Andy Poss, an Alabama bass angler and tournament fisherman, coined the term “Alabama Rig” to describe a superior form of an umbrella rig that could be cast using fairly standard bait casting equipment for bass fishing. Poss connected five bending wires at an angle before encasing the connection in a small shad profile head.
It is also known as the Umbrella or Yumbrella rig. These rigs are not the usual single artificial bait or lure but it is a collection of multiple artificial lures or baits each capable of catching a fish.
Laws and Regulations On Alabama Rig Fishing
In the United States, an angler can freely use teaser baits without hooks as long as the number is limited to the number of hooks one can use on a single rig.
However, there are some states that just don’t allow anglers to use an Alabama rig with more than five hooks. In some states, you can only use one hook while other states allow up to three hooks. This is why it’s always important to check in with your local state DNR agencies to make sure that you are using Alabama rigs legally allowed in your local fishery guidelines.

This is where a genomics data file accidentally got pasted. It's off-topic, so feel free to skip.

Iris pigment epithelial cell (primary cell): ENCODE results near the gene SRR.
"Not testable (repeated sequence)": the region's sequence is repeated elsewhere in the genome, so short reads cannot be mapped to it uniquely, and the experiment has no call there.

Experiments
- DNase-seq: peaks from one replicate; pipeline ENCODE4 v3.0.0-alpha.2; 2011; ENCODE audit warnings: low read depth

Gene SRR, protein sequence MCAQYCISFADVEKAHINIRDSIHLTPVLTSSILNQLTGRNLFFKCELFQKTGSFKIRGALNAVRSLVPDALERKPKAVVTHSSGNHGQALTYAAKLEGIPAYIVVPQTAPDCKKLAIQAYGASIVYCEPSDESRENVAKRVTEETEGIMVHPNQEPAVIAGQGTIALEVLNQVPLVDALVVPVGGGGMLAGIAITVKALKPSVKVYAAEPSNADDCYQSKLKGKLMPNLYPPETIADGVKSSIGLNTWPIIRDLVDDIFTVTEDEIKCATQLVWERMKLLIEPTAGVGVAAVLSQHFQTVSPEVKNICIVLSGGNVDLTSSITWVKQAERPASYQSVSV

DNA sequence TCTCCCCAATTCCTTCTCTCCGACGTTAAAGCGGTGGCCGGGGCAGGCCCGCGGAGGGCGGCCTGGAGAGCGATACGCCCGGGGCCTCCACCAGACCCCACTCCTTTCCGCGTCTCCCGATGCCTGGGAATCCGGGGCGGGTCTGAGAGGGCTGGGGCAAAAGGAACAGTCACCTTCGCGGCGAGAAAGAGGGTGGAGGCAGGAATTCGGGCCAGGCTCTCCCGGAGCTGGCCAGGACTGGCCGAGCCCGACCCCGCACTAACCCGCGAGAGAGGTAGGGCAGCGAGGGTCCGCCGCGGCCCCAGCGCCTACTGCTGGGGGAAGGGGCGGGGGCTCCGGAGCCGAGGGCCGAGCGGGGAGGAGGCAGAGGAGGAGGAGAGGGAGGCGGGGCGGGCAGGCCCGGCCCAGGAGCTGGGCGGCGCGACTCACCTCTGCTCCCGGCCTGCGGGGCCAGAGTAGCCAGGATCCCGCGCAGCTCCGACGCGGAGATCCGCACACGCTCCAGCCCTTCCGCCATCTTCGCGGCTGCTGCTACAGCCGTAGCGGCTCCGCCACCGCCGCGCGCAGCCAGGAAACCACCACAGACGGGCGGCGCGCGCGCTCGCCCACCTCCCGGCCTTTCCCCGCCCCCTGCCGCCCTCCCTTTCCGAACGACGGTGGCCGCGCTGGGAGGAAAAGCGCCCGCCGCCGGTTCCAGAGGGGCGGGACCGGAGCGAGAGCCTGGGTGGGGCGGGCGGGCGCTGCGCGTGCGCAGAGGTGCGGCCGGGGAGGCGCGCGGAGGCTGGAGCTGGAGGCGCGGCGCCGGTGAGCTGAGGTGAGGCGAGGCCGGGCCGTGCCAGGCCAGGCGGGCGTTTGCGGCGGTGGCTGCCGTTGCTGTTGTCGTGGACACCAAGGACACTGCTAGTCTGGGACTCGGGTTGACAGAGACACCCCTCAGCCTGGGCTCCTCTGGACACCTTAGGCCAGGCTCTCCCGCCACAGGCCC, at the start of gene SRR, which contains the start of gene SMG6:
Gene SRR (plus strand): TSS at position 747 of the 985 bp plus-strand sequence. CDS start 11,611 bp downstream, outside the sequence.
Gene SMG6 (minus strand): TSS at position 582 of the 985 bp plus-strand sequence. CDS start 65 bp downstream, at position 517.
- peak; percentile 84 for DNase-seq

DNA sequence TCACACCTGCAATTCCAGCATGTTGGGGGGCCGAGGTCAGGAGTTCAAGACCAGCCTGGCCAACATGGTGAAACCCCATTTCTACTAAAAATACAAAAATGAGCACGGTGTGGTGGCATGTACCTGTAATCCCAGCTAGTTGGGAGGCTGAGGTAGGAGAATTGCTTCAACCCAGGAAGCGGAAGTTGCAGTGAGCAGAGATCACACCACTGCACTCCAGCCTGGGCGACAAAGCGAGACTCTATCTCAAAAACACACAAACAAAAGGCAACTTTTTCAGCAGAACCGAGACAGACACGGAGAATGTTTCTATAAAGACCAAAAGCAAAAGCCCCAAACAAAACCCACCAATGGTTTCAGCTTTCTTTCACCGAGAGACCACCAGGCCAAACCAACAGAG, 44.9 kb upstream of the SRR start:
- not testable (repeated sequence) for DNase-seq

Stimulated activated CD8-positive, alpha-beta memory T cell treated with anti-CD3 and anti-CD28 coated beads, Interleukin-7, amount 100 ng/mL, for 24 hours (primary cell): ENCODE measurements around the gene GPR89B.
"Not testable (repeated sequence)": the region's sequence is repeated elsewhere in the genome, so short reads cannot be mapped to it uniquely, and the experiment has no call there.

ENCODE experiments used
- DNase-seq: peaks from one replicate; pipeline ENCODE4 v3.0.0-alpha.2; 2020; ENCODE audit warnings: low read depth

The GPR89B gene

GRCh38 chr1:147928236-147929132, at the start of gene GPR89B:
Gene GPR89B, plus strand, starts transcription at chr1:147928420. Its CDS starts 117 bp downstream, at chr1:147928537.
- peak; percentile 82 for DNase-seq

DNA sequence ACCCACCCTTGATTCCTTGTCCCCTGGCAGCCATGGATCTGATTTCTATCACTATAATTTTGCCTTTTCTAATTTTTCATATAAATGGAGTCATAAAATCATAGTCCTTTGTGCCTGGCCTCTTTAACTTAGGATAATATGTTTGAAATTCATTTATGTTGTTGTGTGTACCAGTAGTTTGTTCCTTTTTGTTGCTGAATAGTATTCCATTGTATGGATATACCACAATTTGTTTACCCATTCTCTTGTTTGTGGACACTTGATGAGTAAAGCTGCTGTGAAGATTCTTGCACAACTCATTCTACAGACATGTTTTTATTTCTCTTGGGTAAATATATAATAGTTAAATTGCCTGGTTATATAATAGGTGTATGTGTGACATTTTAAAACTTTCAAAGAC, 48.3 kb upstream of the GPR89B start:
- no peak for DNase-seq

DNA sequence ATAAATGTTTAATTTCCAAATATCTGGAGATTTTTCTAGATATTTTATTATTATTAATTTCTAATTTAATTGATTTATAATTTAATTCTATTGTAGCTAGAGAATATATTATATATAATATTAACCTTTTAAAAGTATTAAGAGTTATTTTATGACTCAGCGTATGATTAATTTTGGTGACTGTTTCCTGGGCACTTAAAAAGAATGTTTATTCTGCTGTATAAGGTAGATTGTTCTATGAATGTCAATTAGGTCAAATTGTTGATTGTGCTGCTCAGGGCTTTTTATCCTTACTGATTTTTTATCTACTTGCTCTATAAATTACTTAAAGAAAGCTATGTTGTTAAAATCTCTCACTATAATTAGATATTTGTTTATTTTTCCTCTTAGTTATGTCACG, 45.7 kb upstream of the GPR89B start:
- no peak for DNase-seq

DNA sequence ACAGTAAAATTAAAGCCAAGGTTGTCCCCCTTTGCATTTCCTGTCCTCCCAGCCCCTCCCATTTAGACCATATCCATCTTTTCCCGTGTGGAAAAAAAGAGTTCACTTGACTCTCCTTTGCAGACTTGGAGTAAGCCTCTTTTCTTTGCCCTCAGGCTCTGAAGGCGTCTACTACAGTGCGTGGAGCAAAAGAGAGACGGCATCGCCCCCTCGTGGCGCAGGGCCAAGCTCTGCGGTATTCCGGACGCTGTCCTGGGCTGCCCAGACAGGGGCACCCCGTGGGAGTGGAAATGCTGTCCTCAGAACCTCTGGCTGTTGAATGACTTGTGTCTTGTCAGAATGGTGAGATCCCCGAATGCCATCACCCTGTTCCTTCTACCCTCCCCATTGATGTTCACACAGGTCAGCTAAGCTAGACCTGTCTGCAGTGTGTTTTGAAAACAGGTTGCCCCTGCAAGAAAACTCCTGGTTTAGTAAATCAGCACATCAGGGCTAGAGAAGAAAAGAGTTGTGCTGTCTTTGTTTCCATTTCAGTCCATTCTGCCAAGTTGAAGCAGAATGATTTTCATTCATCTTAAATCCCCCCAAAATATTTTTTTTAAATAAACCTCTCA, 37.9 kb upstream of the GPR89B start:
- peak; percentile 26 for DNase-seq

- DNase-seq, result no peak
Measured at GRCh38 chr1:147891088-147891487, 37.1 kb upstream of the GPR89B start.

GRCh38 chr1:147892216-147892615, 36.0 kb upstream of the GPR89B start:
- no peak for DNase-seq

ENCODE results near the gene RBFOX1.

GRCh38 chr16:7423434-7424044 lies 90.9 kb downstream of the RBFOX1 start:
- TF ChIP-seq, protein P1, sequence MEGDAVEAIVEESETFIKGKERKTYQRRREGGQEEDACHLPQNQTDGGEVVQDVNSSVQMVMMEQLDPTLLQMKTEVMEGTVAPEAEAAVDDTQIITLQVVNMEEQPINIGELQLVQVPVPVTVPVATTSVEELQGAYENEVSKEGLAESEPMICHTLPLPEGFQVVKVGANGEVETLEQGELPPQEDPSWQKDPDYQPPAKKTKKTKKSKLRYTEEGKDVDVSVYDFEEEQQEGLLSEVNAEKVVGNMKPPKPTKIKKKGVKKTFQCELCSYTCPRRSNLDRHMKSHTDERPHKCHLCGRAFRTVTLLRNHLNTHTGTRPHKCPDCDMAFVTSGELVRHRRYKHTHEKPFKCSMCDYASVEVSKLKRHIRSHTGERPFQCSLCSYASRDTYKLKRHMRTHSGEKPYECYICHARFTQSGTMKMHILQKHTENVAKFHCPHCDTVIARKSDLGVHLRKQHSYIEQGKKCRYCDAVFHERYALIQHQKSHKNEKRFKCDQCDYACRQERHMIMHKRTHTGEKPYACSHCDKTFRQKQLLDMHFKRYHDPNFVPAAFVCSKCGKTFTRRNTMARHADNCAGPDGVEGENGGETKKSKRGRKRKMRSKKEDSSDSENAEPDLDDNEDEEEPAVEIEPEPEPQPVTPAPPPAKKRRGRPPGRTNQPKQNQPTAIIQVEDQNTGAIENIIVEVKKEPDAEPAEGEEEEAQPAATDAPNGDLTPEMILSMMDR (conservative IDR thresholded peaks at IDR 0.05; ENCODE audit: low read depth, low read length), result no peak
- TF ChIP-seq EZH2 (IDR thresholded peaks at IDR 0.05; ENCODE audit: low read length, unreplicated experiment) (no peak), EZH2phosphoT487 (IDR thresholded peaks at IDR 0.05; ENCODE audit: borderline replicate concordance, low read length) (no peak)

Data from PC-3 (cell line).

Moreover, there are also states that are very strict with their rules and regulations. For example, anglers fishing in Minnesota’s inland lakes and along the Canadian border are only allowed to use only one artificial lure or bait on a single line. While each artificial lure or bait may have multiple hooks, just like in crankbaits, only one lure or tackle arrangement is permitted on a single line.
In the case of an Alabama or Umbrella rig, it would be allowed if it has no more than one hook or artificial lure or bait attached. An angler may use a single hook bait or lure on one of the lines and hookless spinners or plastic baits on the other wires.